Bondholder Communication

Market participants have rightfully questioned how – well into the digital age – the significant limitations of the current communication system remain.


It may surprise policymakers and regulators, as well as even some market participants, to know that it is currently very difficult – and sometimes impossible – for bondholders to communicate with the companies that issued the securities they own or for bondholders who own the same security to communicate with one another.

This perennial issue prohibits vital governance actions such as execution of consent solicitations, tender or exchange offers, investor rights or simply providing investors with monthly communication in an efficient, user-friendly manner. The current system is so unreliable that when evaluating potential solutions for the transition away from LIBOR, one of our financial markets’ most serious risk today, market participants view the option of soliciting bondholder consent for an amendment as largely unfeasible.

Market participants have rightfully questioned how – well into the digital age and long since record keeping transitioned from physical certificates to an electronic platform – the significant limitations of the current communication system remain. While there is certainly a complex chain of intermediaries that often separates the record-owner from the beneficial owner with only the final custodian retaining the record of the actual investor’s identity, today’s technology – including blockchain – provides viable solutions.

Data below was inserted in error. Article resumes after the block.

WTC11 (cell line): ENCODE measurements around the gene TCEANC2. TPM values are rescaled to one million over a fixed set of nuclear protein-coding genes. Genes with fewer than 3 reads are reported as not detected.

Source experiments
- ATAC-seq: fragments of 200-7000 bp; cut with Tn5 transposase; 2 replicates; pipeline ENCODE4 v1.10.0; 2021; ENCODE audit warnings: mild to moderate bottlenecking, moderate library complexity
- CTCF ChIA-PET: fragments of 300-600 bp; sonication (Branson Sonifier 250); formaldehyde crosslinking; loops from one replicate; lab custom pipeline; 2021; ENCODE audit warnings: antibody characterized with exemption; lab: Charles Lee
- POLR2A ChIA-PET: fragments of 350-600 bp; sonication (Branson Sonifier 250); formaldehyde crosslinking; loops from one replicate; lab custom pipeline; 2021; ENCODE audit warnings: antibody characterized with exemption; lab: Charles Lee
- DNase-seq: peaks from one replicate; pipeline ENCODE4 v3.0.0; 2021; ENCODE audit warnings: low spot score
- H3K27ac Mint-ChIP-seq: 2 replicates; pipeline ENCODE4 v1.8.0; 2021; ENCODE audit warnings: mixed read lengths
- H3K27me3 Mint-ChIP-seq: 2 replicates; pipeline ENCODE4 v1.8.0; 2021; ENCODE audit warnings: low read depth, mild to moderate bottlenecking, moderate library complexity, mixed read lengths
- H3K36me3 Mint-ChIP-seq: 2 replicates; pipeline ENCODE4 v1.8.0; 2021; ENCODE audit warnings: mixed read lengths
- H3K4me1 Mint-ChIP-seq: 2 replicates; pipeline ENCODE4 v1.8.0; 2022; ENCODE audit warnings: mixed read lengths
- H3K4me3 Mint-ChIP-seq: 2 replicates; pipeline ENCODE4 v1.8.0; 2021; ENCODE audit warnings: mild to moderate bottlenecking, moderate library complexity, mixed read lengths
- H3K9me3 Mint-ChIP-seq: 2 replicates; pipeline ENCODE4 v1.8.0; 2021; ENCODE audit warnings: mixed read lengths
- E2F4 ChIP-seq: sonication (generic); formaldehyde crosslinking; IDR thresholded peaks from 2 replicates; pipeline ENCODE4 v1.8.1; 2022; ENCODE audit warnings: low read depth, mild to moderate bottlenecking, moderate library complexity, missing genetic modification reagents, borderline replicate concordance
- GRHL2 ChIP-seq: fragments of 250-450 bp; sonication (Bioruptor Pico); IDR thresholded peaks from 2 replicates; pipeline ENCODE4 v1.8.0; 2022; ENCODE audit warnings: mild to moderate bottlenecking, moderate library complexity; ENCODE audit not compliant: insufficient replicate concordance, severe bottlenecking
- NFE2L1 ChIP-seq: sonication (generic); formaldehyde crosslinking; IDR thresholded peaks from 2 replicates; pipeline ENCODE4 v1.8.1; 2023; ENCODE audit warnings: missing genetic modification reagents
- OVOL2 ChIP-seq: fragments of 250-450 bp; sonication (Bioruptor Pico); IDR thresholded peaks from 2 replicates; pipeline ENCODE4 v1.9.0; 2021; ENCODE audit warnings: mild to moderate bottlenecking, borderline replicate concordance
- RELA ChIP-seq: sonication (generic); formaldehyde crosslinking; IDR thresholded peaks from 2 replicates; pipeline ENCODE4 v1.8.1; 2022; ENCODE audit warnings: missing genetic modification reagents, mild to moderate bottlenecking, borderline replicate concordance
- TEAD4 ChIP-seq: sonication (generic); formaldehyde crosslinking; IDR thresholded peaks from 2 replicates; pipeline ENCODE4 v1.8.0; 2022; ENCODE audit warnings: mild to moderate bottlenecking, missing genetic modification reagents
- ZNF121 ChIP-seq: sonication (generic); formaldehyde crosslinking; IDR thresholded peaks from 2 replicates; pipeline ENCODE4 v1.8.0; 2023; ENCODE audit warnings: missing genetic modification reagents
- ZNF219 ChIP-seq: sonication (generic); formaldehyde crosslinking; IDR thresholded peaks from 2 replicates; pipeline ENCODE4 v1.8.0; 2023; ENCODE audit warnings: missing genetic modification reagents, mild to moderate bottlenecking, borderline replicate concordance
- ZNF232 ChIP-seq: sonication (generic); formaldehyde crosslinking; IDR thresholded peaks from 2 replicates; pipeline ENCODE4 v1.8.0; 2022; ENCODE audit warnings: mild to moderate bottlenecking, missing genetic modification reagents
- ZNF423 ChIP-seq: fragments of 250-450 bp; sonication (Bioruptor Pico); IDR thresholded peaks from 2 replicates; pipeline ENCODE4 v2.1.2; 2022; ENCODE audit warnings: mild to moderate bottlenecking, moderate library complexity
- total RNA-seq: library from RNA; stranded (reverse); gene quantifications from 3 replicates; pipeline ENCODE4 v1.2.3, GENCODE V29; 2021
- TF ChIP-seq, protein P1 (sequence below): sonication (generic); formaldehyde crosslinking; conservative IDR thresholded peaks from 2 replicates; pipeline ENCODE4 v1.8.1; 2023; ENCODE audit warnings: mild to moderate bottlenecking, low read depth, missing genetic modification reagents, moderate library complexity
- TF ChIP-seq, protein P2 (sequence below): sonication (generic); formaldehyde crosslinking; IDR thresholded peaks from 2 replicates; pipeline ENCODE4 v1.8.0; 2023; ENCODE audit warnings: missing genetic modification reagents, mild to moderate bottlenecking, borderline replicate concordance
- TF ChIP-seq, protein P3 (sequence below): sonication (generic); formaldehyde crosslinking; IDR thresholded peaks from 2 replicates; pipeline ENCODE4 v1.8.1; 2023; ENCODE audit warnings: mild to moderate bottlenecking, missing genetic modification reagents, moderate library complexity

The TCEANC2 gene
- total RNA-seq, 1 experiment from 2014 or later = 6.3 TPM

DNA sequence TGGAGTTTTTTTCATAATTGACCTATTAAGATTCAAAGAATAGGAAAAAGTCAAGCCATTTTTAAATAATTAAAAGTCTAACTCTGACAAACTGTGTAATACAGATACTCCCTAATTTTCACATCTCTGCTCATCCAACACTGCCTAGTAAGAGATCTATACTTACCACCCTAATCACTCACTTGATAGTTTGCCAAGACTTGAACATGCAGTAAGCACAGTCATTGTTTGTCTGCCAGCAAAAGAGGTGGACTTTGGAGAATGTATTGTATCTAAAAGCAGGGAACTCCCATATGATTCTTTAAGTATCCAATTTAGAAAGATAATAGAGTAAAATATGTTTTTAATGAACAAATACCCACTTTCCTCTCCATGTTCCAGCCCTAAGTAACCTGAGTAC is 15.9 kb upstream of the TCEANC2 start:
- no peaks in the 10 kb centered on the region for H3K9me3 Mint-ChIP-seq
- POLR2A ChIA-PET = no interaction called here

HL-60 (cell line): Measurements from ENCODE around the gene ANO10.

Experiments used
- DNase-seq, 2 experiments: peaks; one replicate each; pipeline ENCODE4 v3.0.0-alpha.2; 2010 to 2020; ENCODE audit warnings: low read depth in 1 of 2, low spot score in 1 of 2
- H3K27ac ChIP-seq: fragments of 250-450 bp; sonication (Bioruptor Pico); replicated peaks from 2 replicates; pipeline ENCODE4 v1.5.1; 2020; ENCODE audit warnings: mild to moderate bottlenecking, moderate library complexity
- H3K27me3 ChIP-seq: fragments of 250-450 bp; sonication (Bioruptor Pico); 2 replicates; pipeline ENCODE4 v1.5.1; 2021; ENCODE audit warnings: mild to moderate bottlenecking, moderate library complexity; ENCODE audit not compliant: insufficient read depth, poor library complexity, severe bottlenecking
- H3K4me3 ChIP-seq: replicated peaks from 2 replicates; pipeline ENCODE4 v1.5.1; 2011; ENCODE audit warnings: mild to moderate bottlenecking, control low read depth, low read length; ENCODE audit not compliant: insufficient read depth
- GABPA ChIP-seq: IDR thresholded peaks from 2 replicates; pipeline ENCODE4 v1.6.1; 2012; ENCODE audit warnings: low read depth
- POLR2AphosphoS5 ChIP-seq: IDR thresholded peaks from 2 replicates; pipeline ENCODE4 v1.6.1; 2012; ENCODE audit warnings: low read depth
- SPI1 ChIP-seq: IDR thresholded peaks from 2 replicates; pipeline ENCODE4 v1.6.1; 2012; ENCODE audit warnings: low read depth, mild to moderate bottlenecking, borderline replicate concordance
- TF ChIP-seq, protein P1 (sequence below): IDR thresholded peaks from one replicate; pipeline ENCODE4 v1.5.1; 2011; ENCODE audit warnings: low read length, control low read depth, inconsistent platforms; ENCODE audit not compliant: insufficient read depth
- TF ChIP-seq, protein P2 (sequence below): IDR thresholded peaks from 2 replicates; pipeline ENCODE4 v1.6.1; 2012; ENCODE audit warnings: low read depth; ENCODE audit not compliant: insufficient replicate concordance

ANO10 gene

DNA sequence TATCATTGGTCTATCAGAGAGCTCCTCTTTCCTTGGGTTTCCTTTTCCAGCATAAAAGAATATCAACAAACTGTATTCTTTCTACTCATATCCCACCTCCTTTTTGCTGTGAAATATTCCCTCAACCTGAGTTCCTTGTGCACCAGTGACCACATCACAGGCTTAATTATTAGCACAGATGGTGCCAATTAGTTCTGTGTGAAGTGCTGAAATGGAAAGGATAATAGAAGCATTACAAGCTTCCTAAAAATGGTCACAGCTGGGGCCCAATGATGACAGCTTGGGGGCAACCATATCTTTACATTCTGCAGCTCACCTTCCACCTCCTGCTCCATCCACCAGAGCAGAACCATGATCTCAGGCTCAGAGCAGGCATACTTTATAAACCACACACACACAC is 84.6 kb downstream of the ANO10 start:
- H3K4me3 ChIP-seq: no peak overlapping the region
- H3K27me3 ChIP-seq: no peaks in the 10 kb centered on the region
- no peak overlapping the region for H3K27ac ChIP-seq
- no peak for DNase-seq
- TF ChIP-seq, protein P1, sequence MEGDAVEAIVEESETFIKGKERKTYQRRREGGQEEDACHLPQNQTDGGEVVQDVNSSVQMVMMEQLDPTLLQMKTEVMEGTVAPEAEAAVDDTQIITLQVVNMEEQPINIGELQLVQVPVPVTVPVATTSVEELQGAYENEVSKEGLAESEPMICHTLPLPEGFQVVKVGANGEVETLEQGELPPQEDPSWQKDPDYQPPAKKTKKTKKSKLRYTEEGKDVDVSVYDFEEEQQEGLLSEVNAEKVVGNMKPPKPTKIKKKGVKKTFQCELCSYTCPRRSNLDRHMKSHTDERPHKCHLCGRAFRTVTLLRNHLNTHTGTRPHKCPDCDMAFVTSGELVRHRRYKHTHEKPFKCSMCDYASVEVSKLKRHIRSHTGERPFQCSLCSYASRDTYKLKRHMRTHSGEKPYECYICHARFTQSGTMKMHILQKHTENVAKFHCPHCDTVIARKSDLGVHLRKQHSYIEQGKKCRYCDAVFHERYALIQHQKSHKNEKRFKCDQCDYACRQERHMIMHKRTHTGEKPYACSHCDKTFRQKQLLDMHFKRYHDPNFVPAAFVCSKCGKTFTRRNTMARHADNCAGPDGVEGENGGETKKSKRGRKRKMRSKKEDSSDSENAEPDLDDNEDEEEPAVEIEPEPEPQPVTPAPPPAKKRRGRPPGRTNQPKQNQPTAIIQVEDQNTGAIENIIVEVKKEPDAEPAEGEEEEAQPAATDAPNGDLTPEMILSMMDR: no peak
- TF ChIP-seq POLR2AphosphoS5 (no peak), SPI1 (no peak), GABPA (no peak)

The Association is leading an effort within the structured finance market to identify the requirements for a robust and effective bondholder communication framework that could apply to all new bond issuance, if fully adopted. 

Our Bondholder Communication Task Force has commenced a review of the current bondholder communication frameworks to identify operational, legal, economic and regulatory issues pertaining to those frameworks and drafted a specification document for an improved bondholder communication platform to address those issues. This project specification document will serve as the backbone for potential industry service providers to evaluate their ability to develop a platform meeting the industry’s needs at a cost point acceptable to the industry.

“Strong governance is a key pillar of a sustainable securitization market, but we can’t fully have strong governance without a mechanism for transaction parties to communicate with each other in a timely fashion when the circumstances so require. I’m very optimistic that with the Structured Finance Association’s leadership and the commitment of industry participants we will finally be able to overcome what has been a persistent obstacle to better governance in our industry for many years.” – Francisco Paez, MetLife Investments

The percentages of security holders that are identifiable from public sources across sectors:

~85% of equities in the S&P 500 Index

~40% in the corporate debt of those same companies in the S&P 500 Index, which are the largest issuers in the world

For smaller issuers, the portion of publicly available holders drops precipitously:

~2% – 45% of securitization trust (varies dramatically by issuer and asset class)

~2% – 5% in illiquid assets that are subject to high-stakes control issues, such as CDOs, CLOs and structured credit assets


Jennifer Wolfe

Director, ABS and Investor Policy